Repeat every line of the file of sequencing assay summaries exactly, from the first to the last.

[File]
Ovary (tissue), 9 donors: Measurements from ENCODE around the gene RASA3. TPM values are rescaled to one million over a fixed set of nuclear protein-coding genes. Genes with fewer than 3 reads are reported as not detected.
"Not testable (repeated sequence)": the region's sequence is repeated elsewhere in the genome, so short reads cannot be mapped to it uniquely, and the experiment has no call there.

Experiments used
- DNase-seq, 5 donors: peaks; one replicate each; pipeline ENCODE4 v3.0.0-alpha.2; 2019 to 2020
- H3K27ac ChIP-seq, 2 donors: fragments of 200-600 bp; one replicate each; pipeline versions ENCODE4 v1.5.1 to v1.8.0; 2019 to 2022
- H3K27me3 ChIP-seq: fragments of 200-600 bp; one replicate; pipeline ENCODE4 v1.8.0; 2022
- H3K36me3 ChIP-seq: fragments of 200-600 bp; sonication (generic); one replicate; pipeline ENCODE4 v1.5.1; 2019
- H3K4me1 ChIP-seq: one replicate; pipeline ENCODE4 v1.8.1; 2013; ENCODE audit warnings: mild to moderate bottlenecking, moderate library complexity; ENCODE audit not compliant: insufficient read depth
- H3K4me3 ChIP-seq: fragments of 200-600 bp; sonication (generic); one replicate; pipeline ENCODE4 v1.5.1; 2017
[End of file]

Ovary (tissue), 9 donors: Measurements from ENCODE around the gene RASA3. TPM values are rescaled to one million over a fixed set of nuclear protein-coding genes. Genes with fewer than 3 reads are reported as not detected.
"Not testable (repeated sequence)": the region's sequence is repeated elsewhere in the genome, so short reads cannot be mapped to it uniquely, and the experiment has no call there.

Experiments used
- DNase-seq, 5 donors: peaks; one replicate each; pipeline ENCODE4 v3.0.0-alpha.2; 2019 to 2020
- H3K27ac ChIP-seq, 2 donors: fragments of 200-600 bp; one replicate each; pipeline versions ENCODE4 v1.5.1 to v1.8.0; 2019 to 2022
- H3K27me3 ChIP-seq: fragments of 200-600 bp; one replicate; pipeline ENCODE4 v1.8.0; 2022
- H3K36me3 ChIP-seq: fragments of 200-600 bp; sonication (generic); one replicate; pipeline ENCODE4 v1.5.1; 2019
- H3K4me1 ChIP-seq: one replicate; pipeline ENCODE4 v1.8.1; 2013; ENCODE audit warnings: mild to moderate bottlenecking, moderate library complexity; ENCODE audit not compliant: insufficient read depth
- H3K4me3 ChIP-seq: fragments of 200-600 bp; sonication (generic); one replicate; pipeline ENCODE4 v1.5.1; 2017